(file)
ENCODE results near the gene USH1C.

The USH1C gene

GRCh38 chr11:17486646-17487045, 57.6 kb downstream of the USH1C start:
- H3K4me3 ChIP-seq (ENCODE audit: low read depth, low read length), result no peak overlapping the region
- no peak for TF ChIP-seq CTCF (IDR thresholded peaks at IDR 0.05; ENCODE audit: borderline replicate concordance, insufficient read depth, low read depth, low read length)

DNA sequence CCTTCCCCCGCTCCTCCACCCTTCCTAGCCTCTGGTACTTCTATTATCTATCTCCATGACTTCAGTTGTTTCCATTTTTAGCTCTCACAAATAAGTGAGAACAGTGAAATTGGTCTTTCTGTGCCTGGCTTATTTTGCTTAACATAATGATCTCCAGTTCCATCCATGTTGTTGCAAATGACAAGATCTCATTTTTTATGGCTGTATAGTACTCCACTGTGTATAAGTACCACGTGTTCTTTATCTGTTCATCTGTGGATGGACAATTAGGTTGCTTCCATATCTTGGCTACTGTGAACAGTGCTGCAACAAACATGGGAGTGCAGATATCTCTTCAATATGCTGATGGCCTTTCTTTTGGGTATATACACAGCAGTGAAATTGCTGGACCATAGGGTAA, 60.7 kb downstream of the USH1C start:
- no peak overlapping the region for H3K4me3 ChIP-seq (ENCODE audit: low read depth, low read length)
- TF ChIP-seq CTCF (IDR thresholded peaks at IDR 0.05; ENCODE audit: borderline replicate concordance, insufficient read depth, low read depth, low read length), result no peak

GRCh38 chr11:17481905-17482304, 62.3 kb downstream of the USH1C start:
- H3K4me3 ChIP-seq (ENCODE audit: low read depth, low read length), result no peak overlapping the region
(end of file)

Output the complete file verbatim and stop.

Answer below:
ENCODE results near the gene USH1C.

The USH1C gene

GRCh38 chr11:17486646-17487045, 57.6 kb downstream of the USH1C start:
- H3K4me3 ChIP-seq (ENCODE audit: low read depth, low read length), result no peak overlapping the region
- no peak for TF ChIP-seq CTCF (IDR thresholded peaks at IDR 0.05; ENCODE audit: borderline replicate concordance, insufficient read depth, low read depth, low read length)

DNA sequence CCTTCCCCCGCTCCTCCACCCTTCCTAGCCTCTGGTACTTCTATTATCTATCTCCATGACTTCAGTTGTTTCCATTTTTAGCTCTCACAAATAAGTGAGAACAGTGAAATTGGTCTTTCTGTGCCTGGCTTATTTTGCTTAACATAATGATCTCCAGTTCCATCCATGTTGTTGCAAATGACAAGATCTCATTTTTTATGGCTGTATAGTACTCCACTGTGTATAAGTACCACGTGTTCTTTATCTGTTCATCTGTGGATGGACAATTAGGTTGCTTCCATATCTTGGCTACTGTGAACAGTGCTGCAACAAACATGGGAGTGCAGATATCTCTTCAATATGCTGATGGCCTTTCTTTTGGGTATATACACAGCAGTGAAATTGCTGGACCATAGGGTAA, 60.7 kb downstream of the USH1C start:
- no peak overlapping the region for H3K4me3 ChIP-seq (ENCODE audit: low read depth, low read length)
- TF ChIP-seq CTCF (IDR thresholded peaks at IDR 0.05; ENCODE audit: borderline replicate concordance, insufficient read depth, low read depth, low read length), result no peak

GRCh38 chr11:17481905-17482304, 62.3 kb downstream of the USH1C start:
- H3K4me3 ChIP-seq (ENCODE audit: low read depth, low read length), result no peak overlapping the region